Several studies reported that water pollution was still one of the most serious problems in the modern period, and water treatment technologies evolved over time to accommodate the growing need for safe drinking water. Massive research has gone into the building of selective and efficient polymeric adsorbents and membranes during the last few decades. The development of non-toxic, cost-effective, biocompatible, and efficient polymeric nanocomposites is still a work in progress. To increase the thermophysical, mechanical, and physicochemical properties of polymer nanofillers, nanocomposites and/or nanoparticles were dispersed in polymeric matrices such as dendrimer, resins, cellulose, and so on. Polymer nanocomposites could be created by the usage of a variety of procedures.

Selective laser sintering and microwave-assisted procedures were reported to be emerging technologies for polymer nanocomposite creation. Available and emerging strategies attempted to create polymer nanocomposites with uniform dispersion and low flaws that were durable, efficient, and cost-effective. To remove chemical pollutants from aqueous media, polymer nanocomposites were used as filtering membranes and adsorbents.

The development and implementation of polymer nanocomposites in water and wastewater treatment had enormous promise due to the synergy between adsorption and membrane filtration techniques. Polymeric membranes demonstrated exceptional ability to remove both established and developing chemical contaminants from water. Plasma-assisted mechanochemistry and atomic layer deposition were identified as solutions to the problem of nanoparticle aggregation in melt-mixing procedures in the manufacture of polymer nanocomposites.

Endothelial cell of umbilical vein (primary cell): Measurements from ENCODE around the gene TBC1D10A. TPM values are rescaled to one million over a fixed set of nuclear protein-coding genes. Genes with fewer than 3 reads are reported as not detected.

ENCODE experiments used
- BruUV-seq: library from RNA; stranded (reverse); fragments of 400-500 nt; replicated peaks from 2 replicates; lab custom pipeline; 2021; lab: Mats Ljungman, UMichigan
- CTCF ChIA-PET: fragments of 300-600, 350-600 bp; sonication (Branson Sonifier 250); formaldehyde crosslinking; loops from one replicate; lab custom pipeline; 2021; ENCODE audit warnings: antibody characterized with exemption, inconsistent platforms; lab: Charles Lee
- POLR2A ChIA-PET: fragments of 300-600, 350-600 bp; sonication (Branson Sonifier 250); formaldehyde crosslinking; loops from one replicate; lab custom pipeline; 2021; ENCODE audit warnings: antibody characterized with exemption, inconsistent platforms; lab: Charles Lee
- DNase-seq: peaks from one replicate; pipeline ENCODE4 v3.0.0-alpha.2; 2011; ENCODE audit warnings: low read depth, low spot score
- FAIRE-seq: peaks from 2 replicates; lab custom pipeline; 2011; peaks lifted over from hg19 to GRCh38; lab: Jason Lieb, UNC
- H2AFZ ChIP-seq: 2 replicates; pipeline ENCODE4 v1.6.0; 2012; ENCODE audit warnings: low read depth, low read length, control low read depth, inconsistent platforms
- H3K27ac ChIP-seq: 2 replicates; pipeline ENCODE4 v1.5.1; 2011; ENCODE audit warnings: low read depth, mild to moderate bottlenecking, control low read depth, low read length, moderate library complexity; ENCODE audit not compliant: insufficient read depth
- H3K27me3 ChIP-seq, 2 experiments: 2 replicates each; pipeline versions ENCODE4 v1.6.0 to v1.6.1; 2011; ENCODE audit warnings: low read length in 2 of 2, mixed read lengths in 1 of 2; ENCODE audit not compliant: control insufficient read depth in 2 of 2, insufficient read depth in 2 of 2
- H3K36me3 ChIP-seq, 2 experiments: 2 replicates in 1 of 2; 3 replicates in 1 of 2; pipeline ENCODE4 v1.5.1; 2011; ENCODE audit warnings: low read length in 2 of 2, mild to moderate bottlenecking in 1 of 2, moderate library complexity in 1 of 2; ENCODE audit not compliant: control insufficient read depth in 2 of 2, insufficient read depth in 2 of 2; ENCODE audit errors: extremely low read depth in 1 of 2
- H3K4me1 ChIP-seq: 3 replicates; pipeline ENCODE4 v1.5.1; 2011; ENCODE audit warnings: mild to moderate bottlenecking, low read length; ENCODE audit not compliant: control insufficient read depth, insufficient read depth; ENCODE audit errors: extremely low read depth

Sonication at high frequencies was also beneficial to mixing procedures. The development of thermodynamically stable polymeric nanocomposites was possible thanks to in situ polymerization. Electrospinning was a quick and easy approach to making porous materials. Furthermore, the prevention of aggregation was a clear advantage of the production of nanocomposites with selective laser sintering.

Conclusions

In summary, this study elucidated that a variety of materials were favorable for adsorptive membrane applications, such as dendritic, cellulosic, biopolymeric, and different polymeric composites. However, using polymeric nanocomposites as adsorbents or membranes had a number of drawbacks, including processing, human and environmental health, and scalability and adaptability for industrial and field applications.

The authors believe that future research should focus on overcoming these challenges in order to utilize polymeric nanocomposite adsorbents and membranes in the water treatment sector successfully and sustainably.

Source

Adeola, A. O., Nomngongo, P. N., Advanced Polymeric Nanocomposites for Water Treatment Applications: A Holistic Perspective. Polymers 14(12) 2462 (2022). https://www.mdpi.com/2073-4360/14/12/2462

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Surbhi Jain

Written by

Surbhi Jain

Surbhi Jain is a freelance Technical writer based in Delhi, India. She holds a Ph.D. in Physics from the University of Delhi and has participated in several scientific, cultural, and sports events. Her academic background is in Material Science research with a specialization in the development of optical devices and sensors. She has extensive experience in content writing, editing, experimental data analysis, and project management and has published 7 research papers in Scopus-indexed journals and filed 2 Indian patents based on her research work. She is passionate about reading, writing, research, and technology, and enjoys cooking, acting, gardening, and sports.